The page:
His plump lips are what make him so handsome.

The new table in our kitchen has a rough finish.

Please avoid making sharp turns because it’s dangerous.

His long, straight hair makes people mistake him for a girl.

My brother is that tattooed guy riding the big bike. 

My professor told me to work on my untidy writing.

His well-built body is the fruit of his hard work.

These words describe things without referring to the color and type of material used. Use the terms below to describe and compare different objects based on their shape and structure.

Gio inherits his father’s angular face.

Most bodybuilders have a broad torso and narrow waist.

Grandpa said that his crooked front teeth are his lucky charm.

Big cruise ships need to be in deep waters to sail.

A diagonal line divides the layout of The Da Vinci Code book cover.

Professional contractors in Switzerland make globular houses and buildings.  

Our engineer tests the strength of a hollow block by the drop test method.

The wall painting is at an oblique angle.

My mother’s ring has a unique oval ruby ​​gem.

The kingdom’s soldiers have pointy helmets.

  • Rectangular

His rectangular smile is contagious.

People with round faces should opt for a layered haircut.

His uncle has a square jaw.

She’s wearing her favorite tapered jeans.

Today, they will perform on the triangular stage in the park.

These words are commonly used in verbal communication and writings to describe or indicate the age of animate and inanimate objects. 

There are no plans to resolve the age-old issue of land distribution.

The aging founder of our company is planning to resign.

My dream is to visit every ancient home and building around the world.

There’s a lot of antique furniture in my grandmother’s house. 

The declining demand for traditional kimonos will ultimately affect Japan’s culture. 

The group that I will tour today has a lot of elderly people.

Her mature boyfriend always helps her make rational decisions.

Peer pressure often leads to bad decisions among young people.

An old man’s advice is the best you can get.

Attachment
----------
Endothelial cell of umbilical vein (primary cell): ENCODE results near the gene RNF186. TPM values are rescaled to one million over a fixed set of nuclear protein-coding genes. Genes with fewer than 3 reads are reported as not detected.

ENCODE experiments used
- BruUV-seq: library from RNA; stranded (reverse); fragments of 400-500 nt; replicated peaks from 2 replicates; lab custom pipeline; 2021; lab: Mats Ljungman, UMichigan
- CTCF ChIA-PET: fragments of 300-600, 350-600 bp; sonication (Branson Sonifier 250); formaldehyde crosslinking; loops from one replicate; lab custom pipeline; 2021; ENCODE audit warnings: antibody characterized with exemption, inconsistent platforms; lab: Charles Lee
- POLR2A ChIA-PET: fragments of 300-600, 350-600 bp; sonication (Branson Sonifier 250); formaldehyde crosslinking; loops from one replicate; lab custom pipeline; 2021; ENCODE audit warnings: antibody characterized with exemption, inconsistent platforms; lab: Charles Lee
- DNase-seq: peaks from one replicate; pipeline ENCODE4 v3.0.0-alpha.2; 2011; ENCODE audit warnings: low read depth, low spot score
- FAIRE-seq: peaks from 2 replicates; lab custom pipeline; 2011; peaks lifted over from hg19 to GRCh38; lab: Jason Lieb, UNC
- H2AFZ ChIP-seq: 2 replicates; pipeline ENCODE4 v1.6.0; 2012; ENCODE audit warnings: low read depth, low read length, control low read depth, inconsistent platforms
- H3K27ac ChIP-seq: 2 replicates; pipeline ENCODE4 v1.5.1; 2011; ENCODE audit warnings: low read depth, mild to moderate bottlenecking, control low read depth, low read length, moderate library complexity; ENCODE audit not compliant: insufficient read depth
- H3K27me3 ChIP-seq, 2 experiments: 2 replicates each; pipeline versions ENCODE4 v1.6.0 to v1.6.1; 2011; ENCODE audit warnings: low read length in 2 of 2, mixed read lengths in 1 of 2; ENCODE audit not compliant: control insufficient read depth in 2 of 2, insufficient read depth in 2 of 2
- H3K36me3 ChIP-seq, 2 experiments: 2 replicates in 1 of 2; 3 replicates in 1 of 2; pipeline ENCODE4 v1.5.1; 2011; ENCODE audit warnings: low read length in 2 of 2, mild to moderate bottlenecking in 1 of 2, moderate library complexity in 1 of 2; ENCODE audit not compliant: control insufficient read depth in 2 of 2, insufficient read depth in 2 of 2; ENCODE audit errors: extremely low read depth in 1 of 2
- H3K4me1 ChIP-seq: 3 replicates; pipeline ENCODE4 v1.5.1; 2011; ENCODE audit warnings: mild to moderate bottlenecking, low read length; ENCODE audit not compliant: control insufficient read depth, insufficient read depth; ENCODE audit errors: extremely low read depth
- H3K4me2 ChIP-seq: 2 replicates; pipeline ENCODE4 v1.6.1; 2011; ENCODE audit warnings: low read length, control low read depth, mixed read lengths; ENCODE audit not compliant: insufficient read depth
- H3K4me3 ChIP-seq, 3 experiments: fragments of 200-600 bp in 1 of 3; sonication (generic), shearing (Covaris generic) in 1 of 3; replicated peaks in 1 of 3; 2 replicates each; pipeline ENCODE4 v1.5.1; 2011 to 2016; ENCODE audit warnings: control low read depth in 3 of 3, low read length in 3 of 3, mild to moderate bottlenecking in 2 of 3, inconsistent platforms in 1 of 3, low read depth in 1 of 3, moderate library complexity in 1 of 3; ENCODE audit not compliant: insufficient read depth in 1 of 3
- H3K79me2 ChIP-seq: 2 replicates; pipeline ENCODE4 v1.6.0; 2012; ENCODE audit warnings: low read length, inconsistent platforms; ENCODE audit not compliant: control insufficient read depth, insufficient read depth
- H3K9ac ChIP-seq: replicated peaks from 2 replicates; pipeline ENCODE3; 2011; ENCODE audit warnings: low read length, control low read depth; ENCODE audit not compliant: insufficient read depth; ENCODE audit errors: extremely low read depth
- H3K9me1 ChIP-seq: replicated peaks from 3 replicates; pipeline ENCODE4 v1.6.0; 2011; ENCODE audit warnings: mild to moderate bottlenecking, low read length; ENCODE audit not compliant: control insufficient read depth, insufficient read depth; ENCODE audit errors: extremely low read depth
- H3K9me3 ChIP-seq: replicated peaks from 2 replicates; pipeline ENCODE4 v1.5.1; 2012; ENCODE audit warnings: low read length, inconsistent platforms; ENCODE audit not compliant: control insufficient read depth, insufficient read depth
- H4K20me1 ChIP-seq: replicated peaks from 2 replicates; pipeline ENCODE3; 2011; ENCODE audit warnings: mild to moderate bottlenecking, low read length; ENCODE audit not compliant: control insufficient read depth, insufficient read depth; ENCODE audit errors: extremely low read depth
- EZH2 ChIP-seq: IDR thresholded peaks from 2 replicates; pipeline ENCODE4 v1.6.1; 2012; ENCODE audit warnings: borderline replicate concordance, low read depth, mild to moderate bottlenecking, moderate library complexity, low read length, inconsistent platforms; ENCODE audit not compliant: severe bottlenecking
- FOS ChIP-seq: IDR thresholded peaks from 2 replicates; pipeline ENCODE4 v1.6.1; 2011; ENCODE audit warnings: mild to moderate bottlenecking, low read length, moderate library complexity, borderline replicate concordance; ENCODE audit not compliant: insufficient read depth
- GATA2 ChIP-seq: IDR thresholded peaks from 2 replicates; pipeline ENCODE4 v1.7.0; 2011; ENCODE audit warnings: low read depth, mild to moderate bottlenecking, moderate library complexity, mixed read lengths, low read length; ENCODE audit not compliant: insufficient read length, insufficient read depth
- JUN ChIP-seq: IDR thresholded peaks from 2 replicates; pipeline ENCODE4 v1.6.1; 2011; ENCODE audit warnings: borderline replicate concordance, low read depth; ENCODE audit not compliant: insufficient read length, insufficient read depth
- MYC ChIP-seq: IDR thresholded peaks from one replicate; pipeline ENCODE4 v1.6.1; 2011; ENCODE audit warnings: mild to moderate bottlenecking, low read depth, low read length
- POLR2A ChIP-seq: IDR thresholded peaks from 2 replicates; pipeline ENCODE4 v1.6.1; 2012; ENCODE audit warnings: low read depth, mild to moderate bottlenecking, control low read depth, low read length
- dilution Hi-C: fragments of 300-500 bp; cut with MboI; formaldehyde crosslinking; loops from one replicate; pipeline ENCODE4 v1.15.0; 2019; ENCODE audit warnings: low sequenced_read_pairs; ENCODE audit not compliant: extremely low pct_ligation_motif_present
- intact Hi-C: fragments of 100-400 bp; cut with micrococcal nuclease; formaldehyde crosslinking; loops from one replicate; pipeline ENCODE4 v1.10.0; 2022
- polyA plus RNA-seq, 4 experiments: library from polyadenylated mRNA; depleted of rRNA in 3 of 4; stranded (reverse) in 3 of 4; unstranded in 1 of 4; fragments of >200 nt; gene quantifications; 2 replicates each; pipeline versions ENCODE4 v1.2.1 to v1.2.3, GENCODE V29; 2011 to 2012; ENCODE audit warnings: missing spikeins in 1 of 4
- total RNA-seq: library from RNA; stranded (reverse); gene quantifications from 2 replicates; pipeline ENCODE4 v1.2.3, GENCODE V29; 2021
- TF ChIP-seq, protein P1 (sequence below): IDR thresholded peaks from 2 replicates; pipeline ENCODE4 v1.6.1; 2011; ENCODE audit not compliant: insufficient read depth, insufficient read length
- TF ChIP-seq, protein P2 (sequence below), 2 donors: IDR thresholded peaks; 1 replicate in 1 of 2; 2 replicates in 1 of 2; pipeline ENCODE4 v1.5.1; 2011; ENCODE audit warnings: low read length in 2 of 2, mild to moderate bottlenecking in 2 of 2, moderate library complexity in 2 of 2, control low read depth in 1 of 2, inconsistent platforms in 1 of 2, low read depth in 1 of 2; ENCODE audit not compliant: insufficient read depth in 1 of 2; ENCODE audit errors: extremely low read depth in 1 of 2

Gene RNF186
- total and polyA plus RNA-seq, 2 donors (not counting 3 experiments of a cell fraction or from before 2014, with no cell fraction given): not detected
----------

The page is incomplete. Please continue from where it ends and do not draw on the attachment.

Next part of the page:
The neighbor’s senescent dog has been with them for 13 years. 

The organization’s senile leader needs will soon step down.

Hailey is promoted to the senior psychologist position at the clinic.

Her teenage daughter loves to party. 

The modeling company is looking for young models to train.

My mom still has her youthful spirit.

Color adjectives describe the shade of nouns and can also express emotions or feelings.

She wants to change her hair color to ashy gray.

Jay looks good in blue clothes.

The designer uses bright colors and chintzy fabrics to make the room livelier.

Her smallpox left her with dotted skin.

He’s a famous celebrity known for his flamboyant lifestyle.

The athlete’s glistening back shines under the sun.

Half of the clothes in her closet are monotone black.

The newborn child has beautiful muddy eyes.

Add sparkle to your fabrics by making opalescent dyes by hand.

She has a natural pink undertone.

The compliment highlights her red cheeks.

The tourist is amazed by the rustic charm of the village.

The little girl’s skirt has lots of splashy flower prints.

  • Translucent

The bathrooms are made of frosted and translucent glass.

She likes to add vibrant colors to her room.

These words indicate where a person, animal, or thing comes from. See the most commonly used origin adjectives by many speakers and writers.

I ate the American breakfast offered by the hotel.

Most of the British police don’t carry a gun .

A Caucasian model visits our store to shop for clothes.

New York City was a trading post founded by a Dutch colonist.

Spice up your usual potato salad with English mustard.

My favorite singer will have his European concert tour next year!

I love cheesy French fries with soda.

He has a strong Greek accent.

Italian pizza is the best!

Japanese people have the highest life expectancy . 

Korean culture is prevalent all over the world because of K-Pop.

The majority of English words we know have Greek and Latin origins.

Ysa loves Mexican food, especially enchiladas.

Can you tell me where I can buy Thai rice?

Dad likes the strong, bold, and bittersweet taste of Turkish coffee.

Material is a substance from which an object is made. In most cases, these adjectives are usually nouns that act as adjectives to describe another noun. 

My uncle collects copper coins.

Sheila’s new husband owns a cotton plantation.

She dreams of having a diamond ring.

Angel’s mom is fond of gold utensils.

Her expensive vice includes shopping for leather bags.

Their house has a metal gate painted like wood.

She needs a replacement for her guitar’s nylon strings.

We should avoid using plastic bags to save Mother Earth.

Polyester clothing is affordable but durable. 

Her silk hair floats with the wind.

Wait for a silver car that will take you to your destination.

Ian dreams of living in a stone house.

She likes how velvet skirts feel against her skin.

I prefer using wooden kitchen utensils. 

My favorite part of the house is the wool carpet in our living area.